For Wanjiku “Wawa” Gatheru, caring about the environment started early. While farming with her mom and grandmother as a child, the conversations would often turn to saving the earth. The first-generation American of Kenyan descent became even more invested when taking an environmental science class in high school, when she learned that social justice and climate issues were deeply intertwined. Everything suddenly became personal. “It was in this call I learned that the environment had everything to do with me,” she says.
Her passion soon turned into activism. Today, Wawa is a climate justice storyteller motivated to uplift the voices of those most adversely impacted by the climate crisis. She has become the voice of her generation, using the power of social media to share how communities of color and women have been adversely affected by climate change and the racist roots of the environmental movement.
Passionate about bringing climate conversations into untraditional spaces, Wawa works collaboratively alongside other creatives, musicians and culture shapers to bring climate justice to the mainstream. She is the first-ever activist board chair at the Environmental Media Association, an organization that brings climate to the entertainment industry.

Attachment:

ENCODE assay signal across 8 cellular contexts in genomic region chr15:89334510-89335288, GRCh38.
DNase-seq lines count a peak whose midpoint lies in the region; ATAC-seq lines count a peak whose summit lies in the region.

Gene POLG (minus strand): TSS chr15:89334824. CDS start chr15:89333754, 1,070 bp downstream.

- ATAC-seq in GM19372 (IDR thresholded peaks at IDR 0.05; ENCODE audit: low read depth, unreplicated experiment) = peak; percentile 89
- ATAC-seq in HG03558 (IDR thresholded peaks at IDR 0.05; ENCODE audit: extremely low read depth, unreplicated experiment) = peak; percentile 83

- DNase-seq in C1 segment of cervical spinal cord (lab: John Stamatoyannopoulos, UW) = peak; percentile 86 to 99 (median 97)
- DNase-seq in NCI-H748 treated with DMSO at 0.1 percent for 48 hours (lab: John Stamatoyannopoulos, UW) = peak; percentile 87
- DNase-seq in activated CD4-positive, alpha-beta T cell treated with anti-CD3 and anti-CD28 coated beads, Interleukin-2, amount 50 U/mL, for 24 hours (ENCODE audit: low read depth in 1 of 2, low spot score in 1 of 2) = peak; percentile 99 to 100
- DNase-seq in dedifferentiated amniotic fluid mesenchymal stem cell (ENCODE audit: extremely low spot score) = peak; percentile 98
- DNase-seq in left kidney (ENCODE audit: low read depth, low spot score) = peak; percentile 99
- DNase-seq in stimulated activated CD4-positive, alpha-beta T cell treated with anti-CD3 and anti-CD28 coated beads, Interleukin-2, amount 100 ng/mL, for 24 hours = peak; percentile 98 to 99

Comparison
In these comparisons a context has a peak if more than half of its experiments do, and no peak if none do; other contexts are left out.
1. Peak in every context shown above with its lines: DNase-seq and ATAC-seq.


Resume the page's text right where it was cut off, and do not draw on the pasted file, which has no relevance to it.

Wawa is also the founder of Black Girl Environmentalist, a Rhodes Scholar at the University of Oxford, a Narrative Fellow at the All We Can Save Project and a recent Revolutionary Power Fellow at the U.S. Department of Energy, where she worked under the first-ever Deputy for Energy Justice to integrate energy justice in the federal landscape. She is also the youngest member of the Earthjustice Council and the first Black person in history to receive the Rhodes, Truman and Udall Scholarships.
Wawa has been recognized as a Young Futurist by The Root, a Grist 50 FIXER, a Glamour College Woman of the Year, a Victoria’s Secret PINK Purpose Project Winner, and has spoken about her work across the country.